Among Latter-day Saint people, whom I have the honor to represent today, we teach a precept given through the Prophet Joseph Smith which reads:

Thou shalt love thy wife with all thy heart, and shalt cleave unto her and none else (D&C 42:22).

What a boon it would be to all humanity if every man were moved by the spirit of this injunction.


The strength of the nation is measured in a large degree by the home life of the individual citizens. What makes a home strong? It is character, and good character mean integrity, honesty, morality, the spirit of fair play, self-reliance, and an abiding faith in God. As we speak of the great men in history, we frequently refer to their home life, with a fireside about which the family met, a saintly mother, a period of devotion, the reading of the Sacred Word, a family prayer. Out of such an atmosphere our great men acquired an attitude of self-reliance, an enterprising spirit, a willingness to work, with honesty and integrity as guiding stars, and a due regard for the teachings of the Almighty. Is each American family today contributing in this manner to our national greatness? Are we strengthening the sinews of our country with homes like this, or are we content to settle back into conditions which lead to disruption of these foundation stones of a strong democracy?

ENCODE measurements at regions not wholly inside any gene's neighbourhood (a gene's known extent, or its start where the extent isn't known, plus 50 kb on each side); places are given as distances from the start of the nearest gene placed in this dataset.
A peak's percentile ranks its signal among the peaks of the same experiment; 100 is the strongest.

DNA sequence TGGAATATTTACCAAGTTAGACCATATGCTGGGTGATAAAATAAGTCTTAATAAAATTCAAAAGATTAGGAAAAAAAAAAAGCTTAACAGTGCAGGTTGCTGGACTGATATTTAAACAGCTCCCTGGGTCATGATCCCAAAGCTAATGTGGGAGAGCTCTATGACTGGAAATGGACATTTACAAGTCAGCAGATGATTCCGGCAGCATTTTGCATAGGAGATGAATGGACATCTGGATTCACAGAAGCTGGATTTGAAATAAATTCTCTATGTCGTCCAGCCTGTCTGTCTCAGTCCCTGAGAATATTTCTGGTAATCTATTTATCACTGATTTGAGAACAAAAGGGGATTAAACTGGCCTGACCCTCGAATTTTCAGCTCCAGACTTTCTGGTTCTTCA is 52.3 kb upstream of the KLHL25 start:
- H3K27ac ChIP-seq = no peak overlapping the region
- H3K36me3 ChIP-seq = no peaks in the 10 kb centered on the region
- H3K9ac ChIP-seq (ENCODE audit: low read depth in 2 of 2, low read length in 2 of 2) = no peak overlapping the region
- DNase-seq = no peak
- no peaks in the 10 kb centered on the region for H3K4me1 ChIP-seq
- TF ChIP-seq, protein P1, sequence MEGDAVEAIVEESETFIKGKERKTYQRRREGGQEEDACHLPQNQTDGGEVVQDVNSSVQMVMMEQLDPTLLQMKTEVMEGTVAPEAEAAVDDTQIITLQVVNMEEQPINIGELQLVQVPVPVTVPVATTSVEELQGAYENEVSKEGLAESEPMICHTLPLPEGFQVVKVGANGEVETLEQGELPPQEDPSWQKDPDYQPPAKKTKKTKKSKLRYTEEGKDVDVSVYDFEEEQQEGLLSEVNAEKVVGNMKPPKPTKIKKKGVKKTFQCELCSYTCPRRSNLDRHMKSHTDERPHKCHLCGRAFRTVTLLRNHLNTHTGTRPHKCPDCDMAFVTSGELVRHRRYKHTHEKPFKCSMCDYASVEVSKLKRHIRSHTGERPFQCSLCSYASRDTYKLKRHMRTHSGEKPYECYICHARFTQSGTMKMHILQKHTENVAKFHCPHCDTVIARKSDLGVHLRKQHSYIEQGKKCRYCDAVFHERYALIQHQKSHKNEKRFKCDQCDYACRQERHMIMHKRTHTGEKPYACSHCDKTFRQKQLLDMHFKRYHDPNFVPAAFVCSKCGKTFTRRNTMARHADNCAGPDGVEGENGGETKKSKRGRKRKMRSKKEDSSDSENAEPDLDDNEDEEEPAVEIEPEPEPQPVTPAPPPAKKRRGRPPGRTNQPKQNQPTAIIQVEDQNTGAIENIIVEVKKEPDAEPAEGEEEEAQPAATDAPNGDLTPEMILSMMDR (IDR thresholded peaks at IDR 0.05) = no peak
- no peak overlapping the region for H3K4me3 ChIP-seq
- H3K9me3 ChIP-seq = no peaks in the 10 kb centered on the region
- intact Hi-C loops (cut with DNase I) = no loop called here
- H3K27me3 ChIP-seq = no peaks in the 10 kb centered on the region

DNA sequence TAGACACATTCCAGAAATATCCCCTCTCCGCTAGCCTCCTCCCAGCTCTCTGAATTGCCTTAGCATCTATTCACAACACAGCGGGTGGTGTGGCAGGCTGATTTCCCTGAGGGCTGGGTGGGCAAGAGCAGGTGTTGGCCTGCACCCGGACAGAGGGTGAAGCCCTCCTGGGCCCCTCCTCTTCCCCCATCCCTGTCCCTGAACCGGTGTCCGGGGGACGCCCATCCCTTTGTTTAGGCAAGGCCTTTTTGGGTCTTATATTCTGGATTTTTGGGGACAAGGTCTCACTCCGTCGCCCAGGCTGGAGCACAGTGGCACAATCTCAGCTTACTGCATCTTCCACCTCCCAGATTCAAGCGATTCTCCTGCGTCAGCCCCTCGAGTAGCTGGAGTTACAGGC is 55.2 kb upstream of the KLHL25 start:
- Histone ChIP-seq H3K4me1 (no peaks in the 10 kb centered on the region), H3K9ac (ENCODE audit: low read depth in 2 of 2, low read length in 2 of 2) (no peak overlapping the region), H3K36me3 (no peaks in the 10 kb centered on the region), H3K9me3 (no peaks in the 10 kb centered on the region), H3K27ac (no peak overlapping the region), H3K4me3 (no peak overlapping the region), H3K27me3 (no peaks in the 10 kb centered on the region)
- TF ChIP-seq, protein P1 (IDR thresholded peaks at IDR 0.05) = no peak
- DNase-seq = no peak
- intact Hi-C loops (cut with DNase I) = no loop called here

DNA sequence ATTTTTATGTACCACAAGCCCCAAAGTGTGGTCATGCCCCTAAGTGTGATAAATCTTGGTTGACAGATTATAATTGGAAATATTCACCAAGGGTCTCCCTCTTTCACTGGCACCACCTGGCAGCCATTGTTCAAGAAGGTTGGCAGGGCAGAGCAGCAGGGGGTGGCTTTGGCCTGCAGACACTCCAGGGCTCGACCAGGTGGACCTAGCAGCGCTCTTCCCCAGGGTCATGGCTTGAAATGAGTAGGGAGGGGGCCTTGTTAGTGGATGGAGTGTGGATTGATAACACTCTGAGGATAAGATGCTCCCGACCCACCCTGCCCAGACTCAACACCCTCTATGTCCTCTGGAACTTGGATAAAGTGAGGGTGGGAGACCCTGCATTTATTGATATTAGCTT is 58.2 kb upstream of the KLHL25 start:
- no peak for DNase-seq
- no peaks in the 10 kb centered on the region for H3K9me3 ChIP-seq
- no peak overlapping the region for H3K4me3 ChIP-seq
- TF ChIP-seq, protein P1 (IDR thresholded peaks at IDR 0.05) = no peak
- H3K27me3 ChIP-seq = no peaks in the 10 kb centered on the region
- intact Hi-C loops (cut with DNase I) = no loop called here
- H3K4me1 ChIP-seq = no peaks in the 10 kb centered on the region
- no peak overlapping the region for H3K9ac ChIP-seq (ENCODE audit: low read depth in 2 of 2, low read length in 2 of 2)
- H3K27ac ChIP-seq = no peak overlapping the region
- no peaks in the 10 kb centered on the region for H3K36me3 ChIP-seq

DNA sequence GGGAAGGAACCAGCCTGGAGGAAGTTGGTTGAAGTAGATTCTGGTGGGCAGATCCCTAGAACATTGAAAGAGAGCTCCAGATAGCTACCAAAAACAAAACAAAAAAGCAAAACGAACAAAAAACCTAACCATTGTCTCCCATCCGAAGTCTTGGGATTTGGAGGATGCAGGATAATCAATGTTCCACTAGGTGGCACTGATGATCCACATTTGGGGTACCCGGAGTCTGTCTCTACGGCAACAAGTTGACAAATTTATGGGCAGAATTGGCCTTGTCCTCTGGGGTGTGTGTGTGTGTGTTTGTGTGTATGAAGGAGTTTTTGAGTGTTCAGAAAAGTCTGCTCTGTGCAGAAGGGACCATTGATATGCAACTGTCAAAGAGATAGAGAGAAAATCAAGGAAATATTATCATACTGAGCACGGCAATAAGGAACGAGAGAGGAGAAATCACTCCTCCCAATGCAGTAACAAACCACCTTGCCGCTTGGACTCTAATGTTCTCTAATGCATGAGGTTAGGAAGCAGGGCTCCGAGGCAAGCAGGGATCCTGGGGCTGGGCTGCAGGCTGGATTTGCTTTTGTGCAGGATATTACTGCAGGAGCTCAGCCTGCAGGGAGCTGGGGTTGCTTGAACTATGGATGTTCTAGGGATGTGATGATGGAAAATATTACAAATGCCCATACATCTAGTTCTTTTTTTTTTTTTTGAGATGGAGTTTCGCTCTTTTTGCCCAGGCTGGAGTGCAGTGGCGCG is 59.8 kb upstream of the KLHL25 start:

Selfishness on the part of certain groups has led to internal dissensions, rabble rousing, and class hatreds, breeding a kind of disunity which is dangerous in the extreme. This type of thing has more than political or economic implications. It presents a serious moral issue—a problem of right and wrong. It has to do with the fundamental character of each person involved, with his honesty, his desire to be fair in his dealings. Are we in America willing to do unto others as we would be done by? Does the Golden Rule (Matt. 7:12) mean anything to us when we apply it to our employment, or to our association with others in groups or organizations? The Golden Rule engenders strength; its violation breeds strife and weakness.